Thursday, February 07, 2008
Mmm, delicious red wine!
During my exmo-social days I learned the art of "PUI." That's "posting under the influence." It turns out it's not so hard. With a little practice you can learn to write comments that are coherent, relevant to the conversation, and free of spelling errors -- even when you're so drunk you can't sit up straight in your computer chair. The problem is (as you'll quickly learn) a comment can be coherent, relevant, and free of typos, and yet still be really, really, really stupid.
So, as useful as it is to learn to post while plastered, it's an even more useful skill to learn not to do it.
I made myself a very strict rule about this once I switched to blogging (where you can't just go back and delete your posts the next day). It's particularly important if you like to post comments on the Bloggernacle blogs. I somehow imagine the faithful would be less understanding than the heathens if you go back the next day and post "please ignore all my comments from last night -- I was really drunk when I wrote that..." I even thought of inventing a breathalyzer computer peripheral for exmos which allows you to read all the web pages you want, but past a certain blood alcohol level it disables your browser's "post" function. Now that would be a useful gadget! If I knew how to build that, I'd make a fortune!!! ;^)
It was writing that furnished me with definitive proof that drinking does not make you any cleverer. If I'm typing in a draft that I've written out longhand, when the writing is neat and clear, I've found I usually have little editing to do. But whenever I get to a page where the writing looks a little slurred, I pretty much have to scrap the whole scene and start over.
Now you're probably thinking "Chanson, you can't seriously expect us to believe that a novel called Exmormon was written without the aid of large amounts of alcohol..."
Well, yes and no. The trick is not to drink and write at the same time. Here's how to do it: All day long -- during every free moment -- brainstorm the story, outline it, map out scenes, and compose the individual lines. Then, as soon as it's quitting time, have a nice apéritif. This temporarily breaks the obsession so you can relax and go to sleep early. And with the aid of a few drinks, you sleep hard, but for just a few hours. After a nice concentrated sleep, the dehydration wakes you up at two or three in the morning, ready to start writing. Then you go to the computer and brain-dump everything you composed in your head the day before until around seven in the morning when it's time to take a shower and go to work. (Why am I saying "you" here? Obviously I mean "me"...)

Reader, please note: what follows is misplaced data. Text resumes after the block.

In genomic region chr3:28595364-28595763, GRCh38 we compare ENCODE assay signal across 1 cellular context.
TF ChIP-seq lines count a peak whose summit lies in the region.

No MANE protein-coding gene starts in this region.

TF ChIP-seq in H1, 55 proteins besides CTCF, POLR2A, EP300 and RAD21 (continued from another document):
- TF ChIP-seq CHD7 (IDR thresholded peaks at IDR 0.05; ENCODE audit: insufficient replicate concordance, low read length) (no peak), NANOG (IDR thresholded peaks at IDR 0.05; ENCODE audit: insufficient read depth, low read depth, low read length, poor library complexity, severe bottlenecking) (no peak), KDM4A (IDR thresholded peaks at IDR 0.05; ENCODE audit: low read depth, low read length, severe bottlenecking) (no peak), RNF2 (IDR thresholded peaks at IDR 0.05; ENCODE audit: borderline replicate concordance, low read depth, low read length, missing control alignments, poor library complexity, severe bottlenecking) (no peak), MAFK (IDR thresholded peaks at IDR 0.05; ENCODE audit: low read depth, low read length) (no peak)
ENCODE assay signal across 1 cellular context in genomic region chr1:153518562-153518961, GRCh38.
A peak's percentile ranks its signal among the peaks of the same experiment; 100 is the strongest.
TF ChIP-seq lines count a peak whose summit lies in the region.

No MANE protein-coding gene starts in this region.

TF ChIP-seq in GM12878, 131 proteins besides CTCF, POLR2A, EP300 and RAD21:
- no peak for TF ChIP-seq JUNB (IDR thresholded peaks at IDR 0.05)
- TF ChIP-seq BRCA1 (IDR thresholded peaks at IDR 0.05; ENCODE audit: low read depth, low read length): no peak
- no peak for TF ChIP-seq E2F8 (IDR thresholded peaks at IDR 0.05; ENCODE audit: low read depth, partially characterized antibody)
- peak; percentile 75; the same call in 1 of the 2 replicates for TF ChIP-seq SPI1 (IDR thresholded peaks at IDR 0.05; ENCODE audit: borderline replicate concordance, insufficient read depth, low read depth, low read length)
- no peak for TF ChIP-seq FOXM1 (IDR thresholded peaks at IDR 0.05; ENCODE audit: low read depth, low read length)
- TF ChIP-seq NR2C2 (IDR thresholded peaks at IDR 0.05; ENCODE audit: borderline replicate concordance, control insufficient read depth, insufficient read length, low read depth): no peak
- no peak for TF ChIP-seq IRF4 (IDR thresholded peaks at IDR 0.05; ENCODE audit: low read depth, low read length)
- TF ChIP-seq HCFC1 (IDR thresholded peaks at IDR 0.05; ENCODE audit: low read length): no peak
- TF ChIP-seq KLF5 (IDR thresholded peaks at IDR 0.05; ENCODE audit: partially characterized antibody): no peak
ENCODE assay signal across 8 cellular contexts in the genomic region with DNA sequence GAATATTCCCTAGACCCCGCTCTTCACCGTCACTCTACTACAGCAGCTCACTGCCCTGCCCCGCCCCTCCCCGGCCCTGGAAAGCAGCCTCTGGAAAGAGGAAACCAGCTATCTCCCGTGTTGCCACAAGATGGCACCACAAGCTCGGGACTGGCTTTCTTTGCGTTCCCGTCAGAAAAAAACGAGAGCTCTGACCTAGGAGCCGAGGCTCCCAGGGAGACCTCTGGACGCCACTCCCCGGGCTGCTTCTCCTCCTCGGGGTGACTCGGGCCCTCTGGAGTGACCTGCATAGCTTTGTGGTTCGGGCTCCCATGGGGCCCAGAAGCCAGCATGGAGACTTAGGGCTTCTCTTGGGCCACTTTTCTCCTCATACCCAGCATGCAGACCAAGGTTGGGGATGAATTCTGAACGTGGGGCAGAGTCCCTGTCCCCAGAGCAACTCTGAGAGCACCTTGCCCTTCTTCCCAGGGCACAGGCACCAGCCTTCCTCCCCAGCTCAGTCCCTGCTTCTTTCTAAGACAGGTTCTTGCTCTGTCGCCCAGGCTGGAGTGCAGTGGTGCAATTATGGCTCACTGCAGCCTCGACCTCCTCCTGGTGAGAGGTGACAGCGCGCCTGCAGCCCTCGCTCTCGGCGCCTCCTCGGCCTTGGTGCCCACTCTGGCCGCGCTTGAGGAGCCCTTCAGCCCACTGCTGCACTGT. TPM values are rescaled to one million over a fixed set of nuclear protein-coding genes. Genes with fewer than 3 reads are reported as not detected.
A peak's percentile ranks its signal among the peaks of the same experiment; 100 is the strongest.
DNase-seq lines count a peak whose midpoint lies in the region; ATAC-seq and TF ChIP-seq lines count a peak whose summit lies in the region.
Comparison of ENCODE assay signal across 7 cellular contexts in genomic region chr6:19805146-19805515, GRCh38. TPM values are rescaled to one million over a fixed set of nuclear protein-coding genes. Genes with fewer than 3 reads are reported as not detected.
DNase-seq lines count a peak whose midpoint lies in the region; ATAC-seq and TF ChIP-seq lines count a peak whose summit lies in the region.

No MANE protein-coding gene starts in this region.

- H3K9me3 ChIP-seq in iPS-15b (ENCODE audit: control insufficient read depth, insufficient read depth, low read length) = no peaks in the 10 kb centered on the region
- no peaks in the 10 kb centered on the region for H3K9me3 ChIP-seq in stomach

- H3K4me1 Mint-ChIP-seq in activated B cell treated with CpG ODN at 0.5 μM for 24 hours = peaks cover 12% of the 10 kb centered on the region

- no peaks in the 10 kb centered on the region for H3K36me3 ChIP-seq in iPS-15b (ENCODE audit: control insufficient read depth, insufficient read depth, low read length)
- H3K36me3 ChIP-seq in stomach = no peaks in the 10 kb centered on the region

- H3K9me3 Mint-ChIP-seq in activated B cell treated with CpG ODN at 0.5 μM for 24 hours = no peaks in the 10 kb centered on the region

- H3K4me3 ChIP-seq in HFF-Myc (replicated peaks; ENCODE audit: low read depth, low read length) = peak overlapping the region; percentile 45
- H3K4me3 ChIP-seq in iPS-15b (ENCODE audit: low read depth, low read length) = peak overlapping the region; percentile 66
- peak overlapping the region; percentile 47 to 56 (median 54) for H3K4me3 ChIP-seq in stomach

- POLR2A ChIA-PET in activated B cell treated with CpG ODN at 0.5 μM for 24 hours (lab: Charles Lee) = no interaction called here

The drawback to this? Health, mostly, which is why it's better not to get struck by inspiration too often. It's not possible to do this for more than a few weeks at a stretch, and at the end of that you're basically a zombie. So hopefully by the end of a couple weeks the obsession has run its course, the first draft is done, and -- after a long nap -- you're ready to get back to real life.
Alcohol is the reason it's important to avoid the temptation to self-identify as a writer -- or as any kind of an artist, really. If you're, say, a software engineer or a mom, then hard drinking just makes you come off as irresponsible, and maybe even something of a loser. So you have a social incentive to avoid it. But when you're an artist, it doesn't have quite the same stigma. You can pass for "troubled" and "deep." It becomes an asset if you think about it. After all, it's just that much harder to get taken seriously as an artist if you're not a total basket case.
But suppose you've decided that you'd rather not sacrifice your health and other responsibilities for your art. You might imagine that the best strategy would be never to touch the stuff at all, in order to stay as far away from problem drinking as possible. But it's not clear that's the safest course. It seems like one extreme begets another, and a tee-totaling society produces a lot of people who have no idea of how to drink responsibly. This can lead to drinking problems which -- in the grand circle of life -- lead to "12-step programs" to lead people back to the other extreme.
Might there be a middle way?